Saturday, November 22, 2008

A Visit To Scheels

I doubt that any of my friends and family "back east" have heard of Scheels, a sporting goods store chain based mainly in the Midwest (they have five stores in Iowa). Their Sparks Marina store is their furthest venture west. It's within walking distance from our apartment, and it hasn't even been open two months.

I have seen shopping malls that are smaller than this Scheels. It has a full-size Ferris wheel in the middle of it! And two full levels of everything for just about every type of sport.

Each of the two main entrances has a large overhead aquarium, one fresh water, one saltwater.

The sportswear department even has RAVENS jerseys (Ray Lewis and Ed Reed)! It also carries more U. of Nevada stuff than the actual U of N bookstore.

There are at least three shoe departments: one for men, one for women, and one for hiking. Their supplies of camping gear, fishing equipment, and ski stuff are all quite large.

And there are plenty of games to play! We enjoyed the shooting gallery, not unlike the one in Rehoboth Beach we used to play when we were kids. LC shot the birds on top of the model building a few times.

Which reminds me: the most stunning thing about this Scheels is that it has GUNS. Lots of guns. Shotguns, rifles, handguns, pearl-handled six-shooters, you name it. I figure that must be why there are no Scheelses in Maryland!

And on top of all that, there's a fudge and Italian ice store as well. Lots of sugar-free fudge too!

Just seeing everything in Scheels takes a couple hours; it's easy to get lost. Scheels definitely meets the American criteria (voiced by Steve Czaban) of "We want it, we want it now, and we want a lot of it."

See some pics here.

Monday, November 17, 2008

Take It Like A Man

I'm so done with the homosexualist activists who won't take the rejection of California's Prop 8 "like a man," as it were. Whiners. I mean, if I have to accept that Obama beat McCain, why can't they accept the fact that they were beaten in a fair fight (really, an UNfair fight when you consider how much opponents of 8 outspent the supporters) by those who just might not see the world the same way they do?

All this rage is buried in the fiction that denial of marriage to homosexuals is somehow a denial of civil rights. But the explanation is simple: Marriage between two people of the same sex simply does not exist, even if they go through all the motions (see also: "ordination" of "women priests"). It is no more real than a man wanting to marry a 12-year-old, a man marrying an animal, or a man marrying two women (yet). What they really want is government to force sanction of their immoral lifestyle upon those like me who disagree. Nothing like a little postmodern one-way tolerance.

Besides, let's say for a moment that the premise of same-sex marriage is real. I'm sure that disrupting churches, vandalizing churches and temples, and assaulting and harassing those who voted for Prop 8 will really draw nationwide support to their cause. That's not what Martin Luther King advocated in his civil rights campaign, and I think those from his era should denounce this immature homosexualist behavior, especially given how it's been directed at blacks who dared support Prop 8.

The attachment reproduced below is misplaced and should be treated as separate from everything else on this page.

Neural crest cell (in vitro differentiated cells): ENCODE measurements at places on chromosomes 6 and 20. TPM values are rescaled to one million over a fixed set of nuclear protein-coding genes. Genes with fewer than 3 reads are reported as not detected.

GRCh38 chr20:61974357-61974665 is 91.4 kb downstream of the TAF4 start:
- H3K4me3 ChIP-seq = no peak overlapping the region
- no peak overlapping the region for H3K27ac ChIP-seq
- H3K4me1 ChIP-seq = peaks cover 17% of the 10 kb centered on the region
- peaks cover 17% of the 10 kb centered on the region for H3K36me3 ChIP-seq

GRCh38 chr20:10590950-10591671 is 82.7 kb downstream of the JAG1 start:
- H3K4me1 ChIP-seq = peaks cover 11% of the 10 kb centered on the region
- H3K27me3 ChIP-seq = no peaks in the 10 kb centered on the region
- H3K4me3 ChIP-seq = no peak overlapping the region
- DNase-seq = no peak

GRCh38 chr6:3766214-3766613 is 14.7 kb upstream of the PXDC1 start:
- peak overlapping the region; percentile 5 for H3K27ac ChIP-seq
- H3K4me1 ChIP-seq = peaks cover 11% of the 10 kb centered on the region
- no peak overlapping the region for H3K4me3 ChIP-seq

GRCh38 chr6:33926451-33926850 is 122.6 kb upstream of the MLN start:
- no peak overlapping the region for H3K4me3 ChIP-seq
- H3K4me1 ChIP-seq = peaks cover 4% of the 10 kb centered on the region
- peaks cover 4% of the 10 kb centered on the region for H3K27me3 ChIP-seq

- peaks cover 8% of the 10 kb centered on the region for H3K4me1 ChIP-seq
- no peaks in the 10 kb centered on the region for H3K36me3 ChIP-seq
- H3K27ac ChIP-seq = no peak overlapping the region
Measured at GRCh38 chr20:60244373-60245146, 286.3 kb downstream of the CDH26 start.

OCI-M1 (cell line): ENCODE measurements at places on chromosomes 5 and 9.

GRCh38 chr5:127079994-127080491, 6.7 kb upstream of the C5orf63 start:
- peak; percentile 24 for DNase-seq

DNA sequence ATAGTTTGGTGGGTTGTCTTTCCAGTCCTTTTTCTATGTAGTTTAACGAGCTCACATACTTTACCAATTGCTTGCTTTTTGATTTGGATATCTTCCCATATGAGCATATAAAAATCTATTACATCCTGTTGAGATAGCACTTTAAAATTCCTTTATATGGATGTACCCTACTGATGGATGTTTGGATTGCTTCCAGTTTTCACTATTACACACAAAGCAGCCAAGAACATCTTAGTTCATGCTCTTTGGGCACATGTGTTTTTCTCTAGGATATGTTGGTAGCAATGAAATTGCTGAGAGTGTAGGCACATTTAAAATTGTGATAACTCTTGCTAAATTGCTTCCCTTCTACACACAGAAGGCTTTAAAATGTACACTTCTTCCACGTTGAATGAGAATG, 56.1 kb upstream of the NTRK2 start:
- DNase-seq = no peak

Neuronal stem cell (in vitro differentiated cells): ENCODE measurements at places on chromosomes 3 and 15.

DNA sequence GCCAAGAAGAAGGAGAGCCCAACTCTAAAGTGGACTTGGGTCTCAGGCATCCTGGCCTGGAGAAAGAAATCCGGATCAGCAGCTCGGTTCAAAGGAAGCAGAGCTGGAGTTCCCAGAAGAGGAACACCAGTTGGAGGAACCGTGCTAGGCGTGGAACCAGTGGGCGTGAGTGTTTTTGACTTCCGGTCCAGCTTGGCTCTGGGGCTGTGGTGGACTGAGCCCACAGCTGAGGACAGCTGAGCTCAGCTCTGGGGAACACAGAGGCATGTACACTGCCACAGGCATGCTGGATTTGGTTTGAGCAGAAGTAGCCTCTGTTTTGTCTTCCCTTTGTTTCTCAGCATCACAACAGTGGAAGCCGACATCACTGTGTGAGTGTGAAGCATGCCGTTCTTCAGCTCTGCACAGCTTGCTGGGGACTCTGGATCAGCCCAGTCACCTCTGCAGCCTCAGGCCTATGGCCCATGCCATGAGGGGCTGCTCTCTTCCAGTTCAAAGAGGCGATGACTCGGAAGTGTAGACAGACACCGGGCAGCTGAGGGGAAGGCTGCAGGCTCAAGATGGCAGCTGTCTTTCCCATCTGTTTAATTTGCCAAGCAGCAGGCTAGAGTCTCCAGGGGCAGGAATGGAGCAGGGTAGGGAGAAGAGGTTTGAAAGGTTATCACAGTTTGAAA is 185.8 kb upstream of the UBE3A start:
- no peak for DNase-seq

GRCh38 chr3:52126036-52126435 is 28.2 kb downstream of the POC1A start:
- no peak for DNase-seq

In line with my previous post, I'm not writing this out of rage. I do know homosexuals, and I hold nothing against them personally. But for me to sit back and say nothing means I have no problem with what's going on ("Qui tacet consentiret" - "He who is silent gives consent").

Wednesday, November 12, 2008


I want to thank those of you who have commented on my recent political rants, especially Sharnina and Chenoa, both of whom I know and respect. It sometimes takes a while for me to admit I'm wrong, not unlike Fonzie.

If you want to know what I think of our president-elect, read those other posts; I'm not going to chew my cabbage twice, and my opinion hasn't changed. But I concede that my referring to him as "B. Hussein" (which, BTW, wasn't all that original) was childish, and I was wrong to do so. I certainly haven't liked the denigrating ways in which I've seen people refer to George W. Bush over the past eight years, but two wrongs don't make a right.

I may steer clear of politics on here for a while, especially if I can't write about it at least semi-dispassionately. I don't have the right to provoke others just because I get upset by being provoked, or worse, I go looking to be provoked. I'm a passionate guy (ya think?), and I just need to figure out where to channel it. And the last thing I want to do is chase away my friends of any political stripe just because I'm Upset.

Besides, how do I feel after all this "catharsis?" Not very good, I can assure you.

Posts like this, this, this, this, and this spoke volumes of truth to me, even if I didn't want to hear the truth. Read them if you can. So I also thank Dymphna, Marilena, Joe of St. Therese, and Drusilla (by way of Dawn Eden).

Like the old song says, don't give up on me . . . I'm still worth one more try. :-)

You Did Say "Change," Didn't You?

So how is it that B. Hussein Obama has three notable ex-Clintonistas on his transition team (did I forget any)? Namely:

  • John Podesta, former senior Clinton advisor and White House chief of staff turned chief of the B. Hussein transition team
  • Rahm Emanuel, former senior Clinton advisor turned future White House chief of staff
  • Jamie Gorelick, former Clinton deputy attorney general turned possible AG candidate